Groups rarely disclose funding: study
The study drew from the Eli Lilly grant registry, which listed $3.2 million given to 188 advocacy groups during the first two quarters of 2007, or about 10% of the firm's total grant giving. Cross-referencing those names on the web, they found 161 groups had websites, and 40 noted receipt of contributions from Lilly on their sites; only 10% acknowledged Lilly as a grant event sponsor.
Considering the groups are “among the most influential and trusted stakeholders in US health policy,” it's reasonable to expect full disclosure about grantors, authors from Columbia University wrote. Organizations are often seen testifying before legislative or regulatory committees to ask for increased support of medical research, lobbying for drug coverage or advocating for FDA approval—goals that overlap with those of the industry.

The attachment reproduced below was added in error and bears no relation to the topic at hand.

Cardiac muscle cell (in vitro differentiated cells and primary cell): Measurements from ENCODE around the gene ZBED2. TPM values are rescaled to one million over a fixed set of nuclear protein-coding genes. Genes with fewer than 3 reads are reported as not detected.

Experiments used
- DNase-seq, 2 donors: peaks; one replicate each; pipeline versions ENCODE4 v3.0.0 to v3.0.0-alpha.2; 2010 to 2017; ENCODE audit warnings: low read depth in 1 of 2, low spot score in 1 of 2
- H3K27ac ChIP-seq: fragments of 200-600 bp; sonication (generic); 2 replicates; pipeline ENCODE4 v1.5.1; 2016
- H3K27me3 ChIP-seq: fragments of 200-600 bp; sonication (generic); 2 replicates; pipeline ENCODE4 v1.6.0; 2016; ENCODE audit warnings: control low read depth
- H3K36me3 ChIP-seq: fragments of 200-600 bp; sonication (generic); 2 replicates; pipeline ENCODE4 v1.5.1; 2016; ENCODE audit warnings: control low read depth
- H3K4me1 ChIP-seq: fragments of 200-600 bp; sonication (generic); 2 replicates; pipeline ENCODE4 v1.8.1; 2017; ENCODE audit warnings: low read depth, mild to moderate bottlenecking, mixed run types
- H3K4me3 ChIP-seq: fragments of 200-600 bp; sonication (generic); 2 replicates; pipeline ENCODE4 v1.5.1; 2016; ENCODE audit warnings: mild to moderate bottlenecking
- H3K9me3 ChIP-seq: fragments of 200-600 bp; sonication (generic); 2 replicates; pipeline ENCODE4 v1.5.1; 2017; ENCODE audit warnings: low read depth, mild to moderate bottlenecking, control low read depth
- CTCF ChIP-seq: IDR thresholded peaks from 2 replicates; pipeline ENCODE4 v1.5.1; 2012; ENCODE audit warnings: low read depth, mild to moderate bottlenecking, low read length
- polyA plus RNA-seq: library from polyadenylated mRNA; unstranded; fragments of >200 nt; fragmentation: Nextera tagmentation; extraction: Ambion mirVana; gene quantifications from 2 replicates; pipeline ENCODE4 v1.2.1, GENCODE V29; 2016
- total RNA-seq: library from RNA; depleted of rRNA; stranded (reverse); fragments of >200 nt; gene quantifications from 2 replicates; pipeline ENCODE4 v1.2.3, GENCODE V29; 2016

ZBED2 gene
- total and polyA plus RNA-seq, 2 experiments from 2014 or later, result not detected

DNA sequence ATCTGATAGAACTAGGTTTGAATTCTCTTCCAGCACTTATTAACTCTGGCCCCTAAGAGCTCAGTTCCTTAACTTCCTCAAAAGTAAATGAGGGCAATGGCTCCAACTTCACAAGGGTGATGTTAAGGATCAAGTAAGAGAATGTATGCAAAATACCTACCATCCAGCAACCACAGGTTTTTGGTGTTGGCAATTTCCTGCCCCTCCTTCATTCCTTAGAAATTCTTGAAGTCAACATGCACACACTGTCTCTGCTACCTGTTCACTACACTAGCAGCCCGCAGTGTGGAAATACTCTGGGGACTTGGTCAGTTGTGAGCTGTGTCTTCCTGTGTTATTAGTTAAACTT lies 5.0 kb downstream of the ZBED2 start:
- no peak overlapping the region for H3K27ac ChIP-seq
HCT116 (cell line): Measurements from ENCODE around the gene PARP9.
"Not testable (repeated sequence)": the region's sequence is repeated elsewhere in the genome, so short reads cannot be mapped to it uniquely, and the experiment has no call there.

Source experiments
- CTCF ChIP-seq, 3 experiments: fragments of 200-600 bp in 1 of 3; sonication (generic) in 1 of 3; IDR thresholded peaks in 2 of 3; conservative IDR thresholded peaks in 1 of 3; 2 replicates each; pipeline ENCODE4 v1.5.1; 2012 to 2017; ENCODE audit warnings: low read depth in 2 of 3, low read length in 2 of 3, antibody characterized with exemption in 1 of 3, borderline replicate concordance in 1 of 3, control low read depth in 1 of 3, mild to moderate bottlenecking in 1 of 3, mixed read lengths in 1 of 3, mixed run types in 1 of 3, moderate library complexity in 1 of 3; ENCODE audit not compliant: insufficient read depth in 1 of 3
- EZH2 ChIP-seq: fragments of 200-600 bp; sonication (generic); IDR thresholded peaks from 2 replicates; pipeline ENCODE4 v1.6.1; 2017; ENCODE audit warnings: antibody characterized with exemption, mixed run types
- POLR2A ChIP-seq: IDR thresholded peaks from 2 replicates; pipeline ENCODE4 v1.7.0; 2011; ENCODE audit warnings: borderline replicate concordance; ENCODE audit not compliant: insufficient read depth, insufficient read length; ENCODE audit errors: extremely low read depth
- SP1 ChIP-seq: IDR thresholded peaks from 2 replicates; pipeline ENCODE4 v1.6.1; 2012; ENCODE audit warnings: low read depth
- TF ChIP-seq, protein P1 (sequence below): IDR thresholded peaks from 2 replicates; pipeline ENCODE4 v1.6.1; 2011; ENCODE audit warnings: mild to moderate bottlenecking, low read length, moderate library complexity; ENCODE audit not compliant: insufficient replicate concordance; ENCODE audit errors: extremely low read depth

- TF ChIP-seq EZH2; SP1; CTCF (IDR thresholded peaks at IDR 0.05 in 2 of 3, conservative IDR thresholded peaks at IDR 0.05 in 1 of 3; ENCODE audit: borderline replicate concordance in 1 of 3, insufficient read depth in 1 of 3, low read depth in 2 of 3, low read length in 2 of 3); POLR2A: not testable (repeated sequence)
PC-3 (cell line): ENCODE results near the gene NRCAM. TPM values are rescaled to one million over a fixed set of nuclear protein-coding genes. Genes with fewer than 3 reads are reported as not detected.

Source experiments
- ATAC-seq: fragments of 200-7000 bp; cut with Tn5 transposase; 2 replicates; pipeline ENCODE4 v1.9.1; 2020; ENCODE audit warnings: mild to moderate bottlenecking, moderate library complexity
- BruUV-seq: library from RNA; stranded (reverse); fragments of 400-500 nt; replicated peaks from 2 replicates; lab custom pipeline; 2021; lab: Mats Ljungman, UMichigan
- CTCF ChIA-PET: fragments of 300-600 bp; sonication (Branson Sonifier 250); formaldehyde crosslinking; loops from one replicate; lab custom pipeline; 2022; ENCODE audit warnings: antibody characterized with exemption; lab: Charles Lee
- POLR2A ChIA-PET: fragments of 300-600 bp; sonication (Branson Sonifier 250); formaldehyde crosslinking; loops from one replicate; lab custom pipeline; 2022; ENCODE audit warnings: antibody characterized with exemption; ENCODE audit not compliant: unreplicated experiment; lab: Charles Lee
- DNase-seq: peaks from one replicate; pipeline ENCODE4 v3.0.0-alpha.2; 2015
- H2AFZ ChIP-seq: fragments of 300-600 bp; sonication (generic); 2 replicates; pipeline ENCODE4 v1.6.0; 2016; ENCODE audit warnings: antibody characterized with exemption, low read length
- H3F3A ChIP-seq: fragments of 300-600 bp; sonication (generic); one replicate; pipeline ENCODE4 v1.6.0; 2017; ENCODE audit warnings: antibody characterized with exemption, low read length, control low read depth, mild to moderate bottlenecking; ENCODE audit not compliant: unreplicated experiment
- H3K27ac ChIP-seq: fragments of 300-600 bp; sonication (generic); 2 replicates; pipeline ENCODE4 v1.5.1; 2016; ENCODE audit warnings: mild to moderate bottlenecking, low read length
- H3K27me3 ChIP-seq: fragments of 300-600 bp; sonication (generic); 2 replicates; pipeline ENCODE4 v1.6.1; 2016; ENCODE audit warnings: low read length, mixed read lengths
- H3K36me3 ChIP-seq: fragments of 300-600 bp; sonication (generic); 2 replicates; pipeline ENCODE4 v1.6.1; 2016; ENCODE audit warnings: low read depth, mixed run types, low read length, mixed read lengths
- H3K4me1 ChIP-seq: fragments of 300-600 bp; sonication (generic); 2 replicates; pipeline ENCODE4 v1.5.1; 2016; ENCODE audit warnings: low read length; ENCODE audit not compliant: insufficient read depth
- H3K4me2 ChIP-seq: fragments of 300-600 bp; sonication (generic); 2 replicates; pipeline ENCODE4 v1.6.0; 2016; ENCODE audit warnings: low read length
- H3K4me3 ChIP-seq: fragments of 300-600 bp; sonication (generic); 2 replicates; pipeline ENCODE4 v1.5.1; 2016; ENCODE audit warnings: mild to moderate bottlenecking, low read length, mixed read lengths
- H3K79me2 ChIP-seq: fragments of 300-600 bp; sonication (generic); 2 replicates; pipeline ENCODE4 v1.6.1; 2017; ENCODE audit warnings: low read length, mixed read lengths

The Sunshine Act provisions in the US health reform law requiring companies to report payments to physicians should be amended to also require them to report payments to non-profits, the researchers wrote. Sens. Charles Grassley (R-IA) and Max Baucus (D-MT), the co-sponsors of the law, told The New York Times that they would consider pushing for such an amendment.